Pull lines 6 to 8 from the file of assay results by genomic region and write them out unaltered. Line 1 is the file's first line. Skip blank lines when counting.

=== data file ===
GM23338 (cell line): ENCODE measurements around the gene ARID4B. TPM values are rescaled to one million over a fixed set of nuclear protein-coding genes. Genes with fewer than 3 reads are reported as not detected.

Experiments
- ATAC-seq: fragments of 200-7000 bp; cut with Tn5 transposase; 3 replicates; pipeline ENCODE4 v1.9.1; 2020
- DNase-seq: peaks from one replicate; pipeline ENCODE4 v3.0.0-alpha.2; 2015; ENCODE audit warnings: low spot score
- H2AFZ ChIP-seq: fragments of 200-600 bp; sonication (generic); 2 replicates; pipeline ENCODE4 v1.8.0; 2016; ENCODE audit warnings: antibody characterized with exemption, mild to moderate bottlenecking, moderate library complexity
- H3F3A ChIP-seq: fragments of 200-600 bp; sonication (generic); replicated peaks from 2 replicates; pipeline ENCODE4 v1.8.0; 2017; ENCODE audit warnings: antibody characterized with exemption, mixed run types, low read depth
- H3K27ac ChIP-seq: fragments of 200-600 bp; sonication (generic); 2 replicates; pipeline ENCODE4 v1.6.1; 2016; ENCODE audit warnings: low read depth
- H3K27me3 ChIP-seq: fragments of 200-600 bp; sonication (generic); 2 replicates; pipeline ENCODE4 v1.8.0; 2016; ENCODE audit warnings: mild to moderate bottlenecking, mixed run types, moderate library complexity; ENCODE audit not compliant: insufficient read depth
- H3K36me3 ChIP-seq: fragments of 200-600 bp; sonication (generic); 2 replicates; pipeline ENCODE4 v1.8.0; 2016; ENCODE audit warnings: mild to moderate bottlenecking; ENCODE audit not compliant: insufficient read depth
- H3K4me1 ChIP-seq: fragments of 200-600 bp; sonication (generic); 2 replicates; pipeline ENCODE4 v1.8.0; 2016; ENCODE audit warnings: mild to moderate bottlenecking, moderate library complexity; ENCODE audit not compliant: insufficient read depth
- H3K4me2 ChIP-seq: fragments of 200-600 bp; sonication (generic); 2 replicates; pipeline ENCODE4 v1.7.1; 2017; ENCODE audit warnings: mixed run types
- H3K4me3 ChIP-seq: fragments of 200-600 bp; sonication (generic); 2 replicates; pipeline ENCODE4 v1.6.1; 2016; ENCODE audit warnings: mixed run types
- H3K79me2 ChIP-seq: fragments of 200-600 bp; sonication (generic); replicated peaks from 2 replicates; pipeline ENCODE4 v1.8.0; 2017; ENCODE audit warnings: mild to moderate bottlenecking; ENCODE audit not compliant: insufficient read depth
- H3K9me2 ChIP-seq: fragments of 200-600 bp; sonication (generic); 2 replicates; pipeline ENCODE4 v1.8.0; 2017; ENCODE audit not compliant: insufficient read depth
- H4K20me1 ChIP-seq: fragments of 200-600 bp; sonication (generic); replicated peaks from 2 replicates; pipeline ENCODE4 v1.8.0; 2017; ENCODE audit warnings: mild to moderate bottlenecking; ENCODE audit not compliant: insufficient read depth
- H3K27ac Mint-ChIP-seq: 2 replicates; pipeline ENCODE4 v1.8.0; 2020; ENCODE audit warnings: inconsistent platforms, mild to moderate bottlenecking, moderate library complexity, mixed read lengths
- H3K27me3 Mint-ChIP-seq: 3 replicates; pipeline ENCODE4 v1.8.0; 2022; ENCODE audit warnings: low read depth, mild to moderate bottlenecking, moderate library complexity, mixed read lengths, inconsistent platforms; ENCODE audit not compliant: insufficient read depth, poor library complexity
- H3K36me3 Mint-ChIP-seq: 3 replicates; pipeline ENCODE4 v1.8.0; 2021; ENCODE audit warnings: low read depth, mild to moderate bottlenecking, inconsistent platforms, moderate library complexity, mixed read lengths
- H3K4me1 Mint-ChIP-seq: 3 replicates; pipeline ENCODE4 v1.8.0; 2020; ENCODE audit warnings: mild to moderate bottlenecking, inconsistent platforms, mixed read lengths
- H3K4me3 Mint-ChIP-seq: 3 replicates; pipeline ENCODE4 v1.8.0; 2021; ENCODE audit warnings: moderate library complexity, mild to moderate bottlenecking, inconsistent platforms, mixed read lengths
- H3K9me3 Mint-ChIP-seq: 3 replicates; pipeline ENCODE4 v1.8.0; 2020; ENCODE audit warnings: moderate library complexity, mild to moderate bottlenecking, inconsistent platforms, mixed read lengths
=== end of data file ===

- H3F3A ChIP-seq: fragments of 200-600 bp; sonication (generic); replicated peaks from 2 replicates; pipeline ENCODE4 v1.8.0; 2017; ENCODE audit warnings: antibody characterized with exemption, mixed run types, low read depth
- H3K27ac ChIP-seq: fragments of 200-600 bp; sonication (generic); 2 replicates; pipeline ENCODE4 v1.6.1; 2016; ENCODE audit warnings: low read depth
- H3K27me3 ChIP-seq: fragments of 200-600 bp; sonication (generic); 2 replicates; pipeline ENCODE4 v1.8.0; 2016; ENCODE audit warnings: mild to moderate bottlenecking, mixed run types, moderate library complexity; ENCODE audit not compliant: insufficient read depth